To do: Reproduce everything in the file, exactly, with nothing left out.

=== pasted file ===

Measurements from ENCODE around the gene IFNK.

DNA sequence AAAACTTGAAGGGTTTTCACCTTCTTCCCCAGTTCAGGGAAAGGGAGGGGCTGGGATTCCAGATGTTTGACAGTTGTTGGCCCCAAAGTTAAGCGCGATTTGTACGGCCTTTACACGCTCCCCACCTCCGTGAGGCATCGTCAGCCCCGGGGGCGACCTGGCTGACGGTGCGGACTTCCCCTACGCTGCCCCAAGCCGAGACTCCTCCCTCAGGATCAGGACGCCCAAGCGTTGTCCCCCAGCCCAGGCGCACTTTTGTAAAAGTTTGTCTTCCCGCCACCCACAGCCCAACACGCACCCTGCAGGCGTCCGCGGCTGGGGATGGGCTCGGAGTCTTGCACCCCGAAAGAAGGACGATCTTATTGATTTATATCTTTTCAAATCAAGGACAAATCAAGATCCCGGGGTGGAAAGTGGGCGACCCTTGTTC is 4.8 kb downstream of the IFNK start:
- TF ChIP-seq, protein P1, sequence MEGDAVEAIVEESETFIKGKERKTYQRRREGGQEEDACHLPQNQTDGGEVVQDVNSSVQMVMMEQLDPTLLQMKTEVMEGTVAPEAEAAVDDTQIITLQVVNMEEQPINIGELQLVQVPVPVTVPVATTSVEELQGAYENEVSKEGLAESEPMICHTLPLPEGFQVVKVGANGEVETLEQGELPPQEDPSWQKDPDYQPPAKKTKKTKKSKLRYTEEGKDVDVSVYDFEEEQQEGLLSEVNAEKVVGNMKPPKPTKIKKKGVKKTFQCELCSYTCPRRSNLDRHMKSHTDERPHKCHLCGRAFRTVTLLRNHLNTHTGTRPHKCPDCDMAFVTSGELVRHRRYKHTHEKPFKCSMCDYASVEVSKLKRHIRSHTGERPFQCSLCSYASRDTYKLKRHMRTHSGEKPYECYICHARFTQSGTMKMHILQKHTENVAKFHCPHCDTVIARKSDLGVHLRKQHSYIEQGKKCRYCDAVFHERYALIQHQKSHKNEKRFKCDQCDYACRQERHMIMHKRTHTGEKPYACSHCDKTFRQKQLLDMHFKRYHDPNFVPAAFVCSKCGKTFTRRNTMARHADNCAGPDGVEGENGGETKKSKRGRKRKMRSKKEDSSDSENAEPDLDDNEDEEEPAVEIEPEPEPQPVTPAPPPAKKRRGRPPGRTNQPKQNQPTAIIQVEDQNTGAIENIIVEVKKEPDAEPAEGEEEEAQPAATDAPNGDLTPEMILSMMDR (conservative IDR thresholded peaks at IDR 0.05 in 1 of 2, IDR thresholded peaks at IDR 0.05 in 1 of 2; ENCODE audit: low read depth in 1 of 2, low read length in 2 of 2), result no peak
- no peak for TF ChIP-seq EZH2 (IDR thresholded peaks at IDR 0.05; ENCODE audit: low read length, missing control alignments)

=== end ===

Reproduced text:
Measurements from ENCODE around the gene IFNK.

DNA sequence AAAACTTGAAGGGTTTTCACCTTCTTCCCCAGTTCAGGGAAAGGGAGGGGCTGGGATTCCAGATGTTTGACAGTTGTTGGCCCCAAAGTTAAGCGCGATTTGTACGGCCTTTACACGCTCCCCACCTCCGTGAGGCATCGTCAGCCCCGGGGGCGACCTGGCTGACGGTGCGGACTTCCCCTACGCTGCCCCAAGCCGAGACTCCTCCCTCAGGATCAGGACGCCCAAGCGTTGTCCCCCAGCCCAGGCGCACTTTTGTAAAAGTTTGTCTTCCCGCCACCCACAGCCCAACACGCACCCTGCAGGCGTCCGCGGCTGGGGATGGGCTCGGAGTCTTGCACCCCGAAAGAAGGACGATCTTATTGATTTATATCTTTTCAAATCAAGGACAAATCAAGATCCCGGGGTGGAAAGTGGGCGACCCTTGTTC is 4.8 kb downstream of the IFNK start:
- TF ChIP-seq, protein P1, sequence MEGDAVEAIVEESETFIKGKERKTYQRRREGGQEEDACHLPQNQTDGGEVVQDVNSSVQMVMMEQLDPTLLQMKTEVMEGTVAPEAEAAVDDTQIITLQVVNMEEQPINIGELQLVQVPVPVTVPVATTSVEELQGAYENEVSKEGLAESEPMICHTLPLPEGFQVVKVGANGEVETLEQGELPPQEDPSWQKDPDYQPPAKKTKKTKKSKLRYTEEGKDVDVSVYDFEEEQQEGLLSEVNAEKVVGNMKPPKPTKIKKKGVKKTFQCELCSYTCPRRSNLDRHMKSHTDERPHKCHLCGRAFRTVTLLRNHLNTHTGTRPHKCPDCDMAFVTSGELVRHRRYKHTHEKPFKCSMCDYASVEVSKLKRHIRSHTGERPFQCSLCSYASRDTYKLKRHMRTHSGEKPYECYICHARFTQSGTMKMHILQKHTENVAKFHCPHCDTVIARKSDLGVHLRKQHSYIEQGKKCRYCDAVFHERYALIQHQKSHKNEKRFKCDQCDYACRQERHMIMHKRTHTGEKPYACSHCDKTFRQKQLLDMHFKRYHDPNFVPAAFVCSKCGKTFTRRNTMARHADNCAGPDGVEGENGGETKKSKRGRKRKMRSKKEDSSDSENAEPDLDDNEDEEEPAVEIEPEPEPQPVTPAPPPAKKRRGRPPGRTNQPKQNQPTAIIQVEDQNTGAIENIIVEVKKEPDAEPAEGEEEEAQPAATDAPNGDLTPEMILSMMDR (conservative IDR thresholded peaks at IDR 0.05 in 1 of 2, IDR thresholded peaks at IDR 0.05 in 1 of 2; ENCODE audit: low read depth in 1 of 2, low read length in 2 of 2), result no peak
- no peak for TF ChIP-seq EZH2 (IDR thresholded peaks at IDR 0.05; ENCODE audit: low read length, missing control alignments)